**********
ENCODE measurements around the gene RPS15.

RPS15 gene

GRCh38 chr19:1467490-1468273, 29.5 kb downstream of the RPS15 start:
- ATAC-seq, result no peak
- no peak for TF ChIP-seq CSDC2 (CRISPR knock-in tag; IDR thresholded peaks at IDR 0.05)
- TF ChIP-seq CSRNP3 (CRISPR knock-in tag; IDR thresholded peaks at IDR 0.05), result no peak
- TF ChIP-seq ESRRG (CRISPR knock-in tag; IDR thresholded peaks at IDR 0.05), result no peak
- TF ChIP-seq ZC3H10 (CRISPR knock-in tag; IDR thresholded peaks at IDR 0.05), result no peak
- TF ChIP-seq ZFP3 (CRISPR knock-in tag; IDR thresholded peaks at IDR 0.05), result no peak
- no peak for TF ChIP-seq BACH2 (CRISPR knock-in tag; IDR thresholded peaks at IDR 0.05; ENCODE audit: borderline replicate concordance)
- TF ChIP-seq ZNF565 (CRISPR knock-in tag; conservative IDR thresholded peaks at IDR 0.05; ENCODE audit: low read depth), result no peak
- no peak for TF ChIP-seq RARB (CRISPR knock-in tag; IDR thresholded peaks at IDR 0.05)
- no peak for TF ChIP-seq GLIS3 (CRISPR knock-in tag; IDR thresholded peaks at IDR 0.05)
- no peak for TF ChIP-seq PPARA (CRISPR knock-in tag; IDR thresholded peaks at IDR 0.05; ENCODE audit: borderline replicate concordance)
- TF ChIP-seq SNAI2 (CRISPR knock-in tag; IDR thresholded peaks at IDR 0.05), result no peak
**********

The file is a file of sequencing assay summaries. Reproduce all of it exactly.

ENCODE measurements around the gene RPS15.

RPS15 gene

GRCh38 chr19:1467490-1468273, 29.5 kb downstream of the RPS15 start:
- ATAC-seq, result no peak
- no peak for TF ChIP-seq CSDC2 (CRISPR knock-in tag; IDR thresholded peaks at IDR 0.05)
- TF ChIP-seq CSRNP3 (CRISPR knock-in tag; IDR thresholded peaks at IDR 0.05), result no peak
- TF ChIP-seq ESRRG (CRISPR knock-in tag; IDR thresholded peaks at IDR 0.05), result no peak
- TF ChIP-seq ZC3H10 (CRISPR knock-in tag; IDR thresholded peaks at IDR 0.05), result no peak
- TF ChIP-seq ZFP3 (CRISPR knock-in tag; IDR thresholded peaks at IDR 0.05), result no peak
- no peak for TF ChIP-seq BACH2 (CRISPR knock-in tag; IDR thresholded peaks at IDR 0.05; ENCODE audit: borderline replicate concordance)
- TF ChIP-seq ZNF565 (CRISPR knock-in tag; conservative IDR thresholded peaks at IDR 0.05; ENCODE audit: low read depth), result no peak
- no peak for TF ChIP-seq RARB (CRISPR knock-in tag; IDR thresholded peaks at IDR 0.05)
- no peak for TF ChIP-seq GLIS3 (CRISPR knock-in tag; IDR thresholded peaks at IDR 0.05)
- no peak for TF ChIP-seq PPARA (CRISPR knock-in tag; IDR thresholded peaks at IDR 0.05; ENCODE audit: borderline replicate concordance)
- TF ChIP-seq SNAI2 (CRISPR knock-in tag; IDR thresholded peaks at IDR 0.05), result no peak